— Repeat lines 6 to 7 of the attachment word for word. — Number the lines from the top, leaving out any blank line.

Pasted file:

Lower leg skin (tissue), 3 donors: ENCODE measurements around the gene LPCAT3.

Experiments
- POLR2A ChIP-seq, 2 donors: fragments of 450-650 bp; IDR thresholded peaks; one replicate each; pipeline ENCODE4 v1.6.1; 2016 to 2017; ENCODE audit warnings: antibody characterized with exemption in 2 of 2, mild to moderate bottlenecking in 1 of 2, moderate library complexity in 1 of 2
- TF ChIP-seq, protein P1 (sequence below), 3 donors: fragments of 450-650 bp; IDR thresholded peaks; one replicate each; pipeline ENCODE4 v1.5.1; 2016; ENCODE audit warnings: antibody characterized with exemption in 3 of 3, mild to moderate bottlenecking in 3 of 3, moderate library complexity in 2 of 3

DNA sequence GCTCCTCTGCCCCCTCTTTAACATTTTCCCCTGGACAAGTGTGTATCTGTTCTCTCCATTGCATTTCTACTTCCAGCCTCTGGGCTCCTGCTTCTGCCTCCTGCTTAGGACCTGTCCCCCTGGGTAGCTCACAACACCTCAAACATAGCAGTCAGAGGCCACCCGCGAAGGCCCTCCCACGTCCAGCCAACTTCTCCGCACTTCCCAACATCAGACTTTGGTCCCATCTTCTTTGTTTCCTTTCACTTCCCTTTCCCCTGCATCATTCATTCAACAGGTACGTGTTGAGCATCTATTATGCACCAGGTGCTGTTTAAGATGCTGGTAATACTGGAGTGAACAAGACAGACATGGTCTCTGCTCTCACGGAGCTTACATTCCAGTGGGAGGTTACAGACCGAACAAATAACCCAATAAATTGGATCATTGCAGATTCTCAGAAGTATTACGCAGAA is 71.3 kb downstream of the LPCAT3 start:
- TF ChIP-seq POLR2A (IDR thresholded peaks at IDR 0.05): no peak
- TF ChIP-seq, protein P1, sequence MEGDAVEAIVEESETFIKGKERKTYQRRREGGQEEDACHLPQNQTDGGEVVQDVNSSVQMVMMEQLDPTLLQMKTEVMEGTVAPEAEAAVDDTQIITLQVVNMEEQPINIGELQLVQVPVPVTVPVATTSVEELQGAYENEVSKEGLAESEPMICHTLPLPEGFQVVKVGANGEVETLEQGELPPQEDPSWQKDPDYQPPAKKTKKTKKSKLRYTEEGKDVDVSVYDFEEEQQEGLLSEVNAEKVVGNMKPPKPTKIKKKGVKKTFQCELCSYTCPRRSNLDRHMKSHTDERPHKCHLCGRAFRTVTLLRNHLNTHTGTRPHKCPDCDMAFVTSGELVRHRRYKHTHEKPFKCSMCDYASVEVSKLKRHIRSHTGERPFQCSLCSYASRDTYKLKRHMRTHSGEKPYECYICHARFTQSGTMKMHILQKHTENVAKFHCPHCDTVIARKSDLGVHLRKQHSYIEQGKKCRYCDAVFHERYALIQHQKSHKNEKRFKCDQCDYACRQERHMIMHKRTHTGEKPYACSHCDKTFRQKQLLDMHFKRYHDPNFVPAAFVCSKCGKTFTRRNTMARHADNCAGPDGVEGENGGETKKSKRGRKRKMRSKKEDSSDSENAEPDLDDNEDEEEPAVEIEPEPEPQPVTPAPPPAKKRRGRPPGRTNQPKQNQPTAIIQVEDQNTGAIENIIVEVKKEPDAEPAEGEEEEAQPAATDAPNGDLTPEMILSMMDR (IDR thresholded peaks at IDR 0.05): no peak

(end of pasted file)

- TF ChIP-seq POLR2A (IDR thresholded peaks at IDR 0.05): no peak
- TF ChIP-seq, protein P1, sequence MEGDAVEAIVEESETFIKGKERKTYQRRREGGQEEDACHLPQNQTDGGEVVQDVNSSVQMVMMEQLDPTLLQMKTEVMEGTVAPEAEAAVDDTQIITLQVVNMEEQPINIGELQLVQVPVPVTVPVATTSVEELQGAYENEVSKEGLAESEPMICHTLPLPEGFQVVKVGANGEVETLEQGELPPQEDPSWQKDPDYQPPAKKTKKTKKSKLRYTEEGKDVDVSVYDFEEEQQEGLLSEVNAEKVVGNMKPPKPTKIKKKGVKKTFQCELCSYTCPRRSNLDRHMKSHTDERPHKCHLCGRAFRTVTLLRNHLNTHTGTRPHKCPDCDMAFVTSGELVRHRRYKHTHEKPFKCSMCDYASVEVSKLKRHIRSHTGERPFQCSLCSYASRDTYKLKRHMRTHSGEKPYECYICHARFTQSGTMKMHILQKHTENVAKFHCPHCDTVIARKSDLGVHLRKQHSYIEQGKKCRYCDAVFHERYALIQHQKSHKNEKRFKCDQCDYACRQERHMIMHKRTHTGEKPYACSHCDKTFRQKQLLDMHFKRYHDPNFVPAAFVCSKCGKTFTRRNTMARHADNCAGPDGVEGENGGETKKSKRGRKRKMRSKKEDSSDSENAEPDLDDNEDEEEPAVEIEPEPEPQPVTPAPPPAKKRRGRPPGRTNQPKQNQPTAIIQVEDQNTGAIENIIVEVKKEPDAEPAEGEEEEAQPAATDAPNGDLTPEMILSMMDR (IDR thresholded peaks at IDR 0.05): no peak